As I contemplate writing my monthly UBJ column, I am hit with a flood of memories. The day is Thursday, September 21, 1989. My family is pulling out of our driveway on Sullivan’s Island along with our dog, Lacey, boxes of photos, suitcases of clothing, beloved stuffed animals and as many cherished mementos as two cars can hold. We are heading west to escape the wrath of Hurricane Hugo. And while it might seem trivial, I clearly remember saying “good-bye” to seven recently planted Japanese pine trees and the giant water oak, which graced our front yard.

The next day I sat traumatized in a restaurant in Aiken not knowing what the future held for my family. With a twist of fate, I overheard a conversation. A young man was discussing his plans to fly over the SC coast the following day. Without missing a beat, I turned around and boldly asked if my husband and I could join him on this exploratory flight. This experience turned out to be one of the most powerful and emotional of my life.

As history reports there was extensive damage on Sullivan’s Island and beyond, but this does not capture what we saw that day. We flew over the houses of friends and neighbors…wordless, with tears in our eyes. And when we finally spotted our home, we shouted and pointed, “There it is! It is still standing…” We didn’t care that the roof was down to bare wood and that our treasured oak tree had no leaves. We had a home to go back to.

So why do I share this story now? On May 20, Moore, Oklahoma was in the path of an EF5 tornado. 24 people lost their lives…10 were children. 12,000 buildings were damaged or destroyed. As you can imagine this recent tragedy hit close to home for me.

I want to encourage those listening to and watching the 24-7 news coverage detailing the devastation to consider how they can effectively help the community of Moore. A friend posed this very question.

How do you recommend I support the victims of the Moore Tornado and other natural disasters? I want to be sure my donations reach those truly in need. ~Chris

Chris, as with other forms of philanthropy, disaster giving should be a thoughtful process. Consider when and where your support will be the most impactful. I recently read an enlightening article by Cynthia Strauss, Director of Research for Fidelity Charitable where she defines disaster relief in the following four phases:

[fourcol_one]

Phase 1 Immediate

Timeframe:
From disaster
to 6 months
Goal:
Restoring order to the area
[/fourcol_one]

[fourcol_one]

Phase 2 Intermediate

Timeframe:
Days afterwards
to 1-2 years
Goal:
Stabilization and return to daily activities
[/fourcol_one]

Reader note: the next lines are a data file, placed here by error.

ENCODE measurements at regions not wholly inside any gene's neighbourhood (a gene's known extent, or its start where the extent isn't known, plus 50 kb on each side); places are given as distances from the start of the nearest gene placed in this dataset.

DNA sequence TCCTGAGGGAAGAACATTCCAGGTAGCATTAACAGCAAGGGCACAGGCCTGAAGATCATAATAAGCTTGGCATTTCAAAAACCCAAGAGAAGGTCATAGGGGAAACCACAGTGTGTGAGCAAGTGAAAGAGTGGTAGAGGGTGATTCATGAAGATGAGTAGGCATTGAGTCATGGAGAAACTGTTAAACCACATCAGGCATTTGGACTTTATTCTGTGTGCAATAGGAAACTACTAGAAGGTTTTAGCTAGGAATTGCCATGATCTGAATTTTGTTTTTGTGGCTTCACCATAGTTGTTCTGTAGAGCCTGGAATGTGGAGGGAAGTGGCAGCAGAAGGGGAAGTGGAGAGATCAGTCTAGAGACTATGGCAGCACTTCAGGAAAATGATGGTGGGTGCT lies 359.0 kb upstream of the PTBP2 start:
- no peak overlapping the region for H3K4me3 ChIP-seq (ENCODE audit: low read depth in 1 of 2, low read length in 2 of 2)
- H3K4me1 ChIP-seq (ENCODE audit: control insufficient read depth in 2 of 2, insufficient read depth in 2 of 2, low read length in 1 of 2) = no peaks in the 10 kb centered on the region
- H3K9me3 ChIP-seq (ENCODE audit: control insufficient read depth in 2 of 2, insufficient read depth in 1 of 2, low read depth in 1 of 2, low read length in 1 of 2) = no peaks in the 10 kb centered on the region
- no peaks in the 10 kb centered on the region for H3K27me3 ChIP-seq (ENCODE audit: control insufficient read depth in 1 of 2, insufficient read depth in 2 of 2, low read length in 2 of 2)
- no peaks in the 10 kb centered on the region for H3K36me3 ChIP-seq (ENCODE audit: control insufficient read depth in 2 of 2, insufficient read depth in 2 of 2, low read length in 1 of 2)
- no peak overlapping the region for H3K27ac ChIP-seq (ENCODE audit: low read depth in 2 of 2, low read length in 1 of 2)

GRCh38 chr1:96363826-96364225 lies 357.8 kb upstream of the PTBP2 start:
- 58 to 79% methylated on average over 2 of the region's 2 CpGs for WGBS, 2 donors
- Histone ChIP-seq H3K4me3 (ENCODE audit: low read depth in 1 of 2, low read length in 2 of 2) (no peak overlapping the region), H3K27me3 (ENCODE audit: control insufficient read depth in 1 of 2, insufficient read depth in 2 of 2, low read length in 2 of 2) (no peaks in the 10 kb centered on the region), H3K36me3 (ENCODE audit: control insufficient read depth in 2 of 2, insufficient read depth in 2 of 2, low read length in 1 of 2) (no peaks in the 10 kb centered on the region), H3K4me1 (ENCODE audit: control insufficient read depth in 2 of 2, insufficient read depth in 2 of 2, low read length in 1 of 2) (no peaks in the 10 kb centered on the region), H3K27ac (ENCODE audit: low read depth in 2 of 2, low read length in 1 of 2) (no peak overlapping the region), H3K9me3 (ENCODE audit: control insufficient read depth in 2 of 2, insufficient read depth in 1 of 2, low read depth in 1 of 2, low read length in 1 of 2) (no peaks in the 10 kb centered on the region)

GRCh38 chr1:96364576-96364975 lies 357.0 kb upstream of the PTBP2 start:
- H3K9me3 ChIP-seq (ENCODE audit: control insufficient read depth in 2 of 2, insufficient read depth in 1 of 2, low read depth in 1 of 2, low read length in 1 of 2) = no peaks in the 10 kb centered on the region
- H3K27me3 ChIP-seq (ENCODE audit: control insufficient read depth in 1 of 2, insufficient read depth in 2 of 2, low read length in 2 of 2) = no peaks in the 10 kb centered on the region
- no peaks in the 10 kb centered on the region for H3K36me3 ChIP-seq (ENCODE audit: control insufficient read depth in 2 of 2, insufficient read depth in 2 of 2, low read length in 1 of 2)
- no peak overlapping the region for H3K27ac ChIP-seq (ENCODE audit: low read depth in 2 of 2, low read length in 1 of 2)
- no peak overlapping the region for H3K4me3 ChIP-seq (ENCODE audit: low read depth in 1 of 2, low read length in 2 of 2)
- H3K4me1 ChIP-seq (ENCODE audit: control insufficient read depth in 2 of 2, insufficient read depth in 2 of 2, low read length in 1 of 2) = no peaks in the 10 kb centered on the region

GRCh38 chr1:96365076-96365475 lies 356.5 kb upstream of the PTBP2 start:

[fourcol_one]

Phase 3 Long-term

Timeframe:
Weeks afterwards
to 5-15 years
Goal:
Rebuilding for a better future
[/fourcol_one]

[fourcol_one_last]

Phase 4 Preparedness

Timeframe:
Ongoing
annually
Goal:
Emergency risk reduction and prevention
[/fourcol_one_last]

You must first decide which phase you want to support, and then use the following tips to select a worthy organization and avoid being scammed:

  • Request detailed information about the organization. Be wary of charities that refuse to provide this information.
  • Research the organization. Search online using the words “complaints” or “scam” to learn about its reputation. Be wary of organizations that have names that are “too” similar to reputable groups.
  • Contact organizations such as Charity Navigator and GuideStar.
  • Be wary of charities that use high-pressure tactics.
  • Visit the IRS website to identify organizations that are eligible to receive tax-deductible contributions.
  • Always keep records of your donations. Be wary of charities that thank you for a pledge you don’t remember making.
  • Never send cash donations or wire money. Do not provide credit card numbers, bank accounts or other personal information until you’ve thoroughly researched the charity.
  • Be wary of charities that spring up immediately following a disaster. While they may be legitimate, they probably don’t have the infrastructure to get the donations to the affected area or people.

In general, donations made for Phase 1 support are better implemented by national or international organizations. These groups can assemble the necessary resources from outside the disaster area and can act quickly. Groups to consider for the Moore Tornado are the American National Red Cross, AmeriCares, and Direct Relief International. Donations to the Red Cross will be directed to overall disaster relief, unless you specify a particular disaster.

When making donations to impact a disaster during Phases 2 – 4, I encourage you to donate to a community-based group. To find the right organization, visit the local United Way and community foundation websites to learn about their nonprofit partners. For the Moore Tornado, consult with the Oklahoma City Community Foundation and the United Way of Central Oklahoma.

As I close, I take a deep breath. This past week, the 2013 Atlantic hurricane season began. For the past 24 years on June 1st I reflect on how fortunate my family was during and after Hugo. We couldn’t move back into our home for more than nine months, however, we had insurance, a place to stay, the support of family and friends and most importantly we were all safe. Unfortunately, this is not always the case for those in the path of natural disasters.

Until next time,
Debbie

NONPROFIT MATTERS WAS PUBLISHED IN THE UPSTATE BUSINESS JOURNAL ON JUNE 7, 2013
Thank you to the Upstate Business Journal (UBJ) for inviting me to be a regular contributor to their publication. My goal in writing this column is to share my passion for nonprofits by bringing to light relevant information and success stories. This column is presented in a question and answer format. So whether you are a nonprofit professional, an active community volunteer or someone just looking for a way to get involved, I want to hear from you. I invite you to read all of my UBJ columns here.